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Yesterday when judging the ORMTA Southern Zone Competition in Hamilton, Ontario, one of the participants came up to me before performing and asked if it would be appropriate if he talked about one of the pieces on his program before playing it. My response to the pianist was that more than being just appropriate, it was a brilliant idea and I looked forward to hearing him speak.

The piece that he was playing was Larysa Kuzmenko’s In Memoriam to the Victims of Chernobyl, a dramatic, moving, and atonal piece, precisely the kind of piece that many people might have difficulty connecting with. That is, until they understand that it is also a work dedicated to those who perished in the most catastrophic nuclear accident in history. The pianist also mentioned the current Japanese nuclear crisis at the Fukushima Daiishi nuclear plant as a contemporary frame of reference. Because of his introduction, the audience was able to connect with his fine performance on a level that they might not have had he not talked beforehand.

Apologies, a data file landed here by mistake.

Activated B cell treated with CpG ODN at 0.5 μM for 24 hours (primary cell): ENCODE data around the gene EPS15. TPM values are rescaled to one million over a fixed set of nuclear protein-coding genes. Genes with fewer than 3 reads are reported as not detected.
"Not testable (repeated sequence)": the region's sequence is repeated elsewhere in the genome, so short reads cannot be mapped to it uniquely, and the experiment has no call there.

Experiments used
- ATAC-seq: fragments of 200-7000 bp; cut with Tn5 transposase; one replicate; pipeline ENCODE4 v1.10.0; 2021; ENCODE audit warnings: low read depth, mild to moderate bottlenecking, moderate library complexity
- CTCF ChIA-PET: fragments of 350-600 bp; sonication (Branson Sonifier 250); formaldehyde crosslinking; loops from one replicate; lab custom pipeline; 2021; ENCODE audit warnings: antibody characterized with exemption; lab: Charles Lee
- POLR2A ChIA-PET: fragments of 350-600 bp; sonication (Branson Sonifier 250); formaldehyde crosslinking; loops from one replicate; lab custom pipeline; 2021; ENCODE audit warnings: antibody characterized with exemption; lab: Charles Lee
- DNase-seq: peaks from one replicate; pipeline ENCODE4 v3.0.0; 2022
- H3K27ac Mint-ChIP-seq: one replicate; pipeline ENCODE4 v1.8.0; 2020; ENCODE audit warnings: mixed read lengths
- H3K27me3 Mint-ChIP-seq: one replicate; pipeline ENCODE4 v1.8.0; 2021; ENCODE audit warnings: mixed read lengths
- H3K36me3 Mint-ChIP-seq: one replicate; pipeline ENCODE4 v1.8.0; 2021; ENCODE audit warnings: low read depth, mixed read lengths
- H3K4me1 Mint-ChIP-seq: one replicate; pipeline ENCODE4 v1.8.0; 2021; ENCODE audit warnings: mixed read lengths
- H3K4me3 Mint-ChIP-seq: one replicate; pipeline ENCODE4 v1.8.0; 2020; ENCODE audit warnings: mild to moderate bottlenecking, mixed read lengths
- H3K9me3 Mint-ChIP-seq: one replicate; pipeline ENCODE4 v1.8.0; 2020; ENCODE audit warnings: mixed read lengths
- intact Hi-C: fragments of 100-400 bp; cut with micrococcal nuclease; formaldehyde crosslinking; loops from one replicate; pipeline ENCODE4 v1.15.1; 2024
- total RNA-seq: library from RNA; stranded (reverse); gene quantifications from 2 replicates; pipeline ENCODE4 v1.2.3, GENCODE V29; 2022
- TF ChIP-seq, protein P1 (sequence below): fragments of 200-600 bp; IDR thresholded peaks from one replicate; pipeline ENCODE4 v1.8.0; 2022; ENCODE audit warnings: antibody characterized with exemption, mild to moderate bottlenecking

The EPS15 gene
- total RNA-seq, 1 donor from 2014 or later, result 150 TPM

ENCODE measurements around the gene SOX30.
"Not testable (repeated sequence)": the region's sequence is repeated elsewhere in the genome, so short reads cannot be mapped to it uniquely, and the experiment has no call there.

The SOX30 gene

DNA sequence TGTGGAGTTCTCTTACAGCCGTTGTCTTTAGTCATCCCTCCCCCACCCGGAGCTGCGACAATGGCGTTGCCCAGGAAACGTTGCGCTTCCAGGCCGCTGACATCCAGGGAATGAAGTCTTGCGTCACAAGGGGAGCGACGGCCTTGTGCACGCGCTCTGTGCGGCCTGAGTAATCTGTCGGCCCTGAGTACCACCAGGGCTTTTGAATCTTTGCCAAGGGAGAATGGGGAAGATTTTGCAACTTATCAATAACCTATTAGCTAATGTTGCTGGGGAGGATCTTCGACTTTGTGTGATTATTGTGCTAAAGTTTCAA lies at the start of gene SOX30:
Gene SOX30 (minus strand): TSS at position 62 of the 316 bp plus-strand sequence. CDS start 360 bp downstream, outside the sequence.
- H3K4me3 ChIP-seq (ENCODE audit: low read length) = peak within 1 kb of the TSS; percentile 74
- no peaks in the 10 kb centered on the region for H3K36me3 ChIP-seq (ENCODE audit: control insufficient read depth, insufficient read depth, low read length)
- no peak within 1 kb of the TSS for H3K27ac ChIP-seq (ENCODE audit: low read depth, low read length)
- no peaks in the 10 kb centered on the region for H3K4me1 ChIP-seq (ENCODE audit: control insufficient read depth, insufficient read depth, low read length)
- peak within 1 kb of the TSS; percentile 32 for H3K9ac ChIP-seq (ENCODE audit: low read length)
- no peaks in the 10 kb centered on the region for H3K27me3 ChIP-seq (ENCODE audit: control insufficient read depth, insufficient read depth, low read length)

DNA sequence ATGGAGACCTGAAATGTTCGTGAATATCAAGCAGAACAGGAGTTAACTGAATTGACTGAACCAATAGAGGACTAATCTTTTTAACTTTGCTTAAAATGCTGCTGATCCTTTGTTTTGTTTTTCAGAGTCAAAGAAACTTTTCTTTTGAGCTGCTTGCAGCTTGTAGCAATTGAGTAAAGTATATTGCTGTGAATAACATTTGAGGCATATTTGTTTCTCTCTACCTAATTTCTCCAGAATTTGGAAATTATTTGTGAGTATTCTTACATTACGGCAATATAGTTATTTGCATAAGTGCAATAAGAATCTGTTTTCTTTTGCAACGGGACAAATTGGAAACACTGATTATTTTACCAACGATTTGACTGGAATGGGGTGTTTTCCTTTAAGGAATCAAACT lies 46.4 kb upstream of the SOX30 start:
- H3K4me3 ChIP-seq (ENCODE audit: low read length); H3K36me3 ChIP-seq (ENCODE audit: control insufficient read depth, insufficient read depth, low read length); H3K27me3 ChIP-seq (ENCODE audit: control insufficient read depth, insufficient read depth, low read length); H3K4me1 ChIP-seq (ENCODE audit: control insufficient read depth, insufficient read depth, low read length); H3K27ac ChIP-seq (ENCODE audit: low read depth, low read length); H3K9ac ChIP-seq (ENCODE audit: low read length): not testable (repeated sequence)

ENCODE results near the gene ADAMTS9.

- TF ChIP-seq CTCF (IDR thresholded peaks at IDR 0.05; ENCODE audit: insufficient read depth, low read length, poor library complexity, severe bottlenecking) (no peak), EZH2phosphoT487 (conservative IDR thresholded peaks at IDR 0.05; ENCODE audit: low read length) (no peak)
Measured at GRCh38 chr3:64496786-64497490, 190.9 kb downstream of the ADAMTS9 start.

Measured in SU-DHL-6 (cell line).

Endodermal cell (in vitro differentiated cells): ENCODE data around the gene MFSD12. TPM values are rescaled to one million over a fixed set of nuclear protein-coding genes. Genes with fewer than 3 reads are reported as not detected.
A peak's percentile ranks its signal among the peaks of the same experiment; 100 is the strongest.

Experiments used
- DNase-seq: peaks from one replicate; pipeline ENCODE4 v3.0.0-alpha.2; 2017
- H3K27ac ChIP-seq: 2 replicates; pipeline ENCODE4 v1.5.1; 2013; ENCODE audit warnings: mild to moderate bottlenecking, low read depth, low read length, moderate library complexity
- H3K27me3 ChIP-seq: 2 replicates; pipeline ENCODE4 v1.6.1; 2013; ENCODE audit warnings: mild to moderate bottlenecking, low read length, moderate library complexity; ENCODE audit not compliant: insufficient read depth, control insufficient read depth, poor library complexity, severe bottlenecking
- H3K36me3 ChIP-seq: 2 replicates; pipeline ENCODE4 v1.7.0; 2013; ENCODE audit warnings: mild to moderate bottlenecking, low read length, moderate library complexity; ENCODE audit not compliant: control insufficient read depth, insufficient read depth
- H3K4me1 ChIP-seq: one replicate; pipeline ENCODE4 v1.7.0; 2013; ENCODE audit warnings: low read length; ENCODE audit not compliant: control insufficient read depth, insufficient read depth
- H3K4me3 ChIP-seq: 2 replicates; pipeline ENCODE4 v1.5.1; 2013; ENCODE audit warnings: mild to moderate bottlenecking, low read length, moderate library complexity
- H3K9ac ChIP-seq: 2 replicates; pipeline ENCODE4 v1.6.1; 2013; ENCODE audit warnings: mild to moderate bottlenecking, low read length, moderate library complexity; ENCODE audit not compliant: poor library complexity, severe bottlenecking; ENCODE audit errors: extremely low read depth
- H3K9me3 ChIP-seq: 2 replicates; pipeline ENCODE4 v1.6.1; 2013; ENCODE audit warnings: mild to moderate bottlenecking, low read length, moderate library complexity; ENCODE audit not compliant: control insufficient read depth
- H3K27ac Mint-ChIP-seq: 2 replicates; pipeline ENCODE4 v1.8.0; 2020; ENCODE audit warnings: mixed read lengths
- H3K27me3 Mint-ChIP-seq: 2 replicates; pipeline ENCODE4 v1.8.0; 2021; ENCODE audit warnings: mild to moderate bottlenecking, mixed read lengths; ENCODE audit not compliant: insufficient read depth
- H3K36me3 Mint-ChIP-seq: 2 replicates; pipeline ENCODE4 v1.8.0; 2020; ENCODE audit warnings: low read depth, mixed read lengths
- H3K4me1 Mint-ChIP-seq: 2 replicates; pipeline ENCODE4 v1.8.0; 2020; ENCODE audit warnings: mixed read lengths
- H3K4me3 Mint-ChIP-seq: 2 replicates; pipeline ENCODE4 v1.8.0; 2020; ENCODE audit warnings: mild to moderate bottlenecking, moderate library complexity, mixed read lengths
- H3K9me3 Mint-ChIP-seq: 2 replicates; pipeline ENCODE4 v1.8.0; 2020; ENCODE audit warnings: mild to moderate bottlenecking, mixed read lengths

Audiences love it when performers talk. It is absolutely necessary for every single type of popular music, and many artists in these genres are able to connect in ways that they would not be able to by merely keeping silent and playing their music.

We in the classical music world need to learn how to talk to audiences for two reasons:


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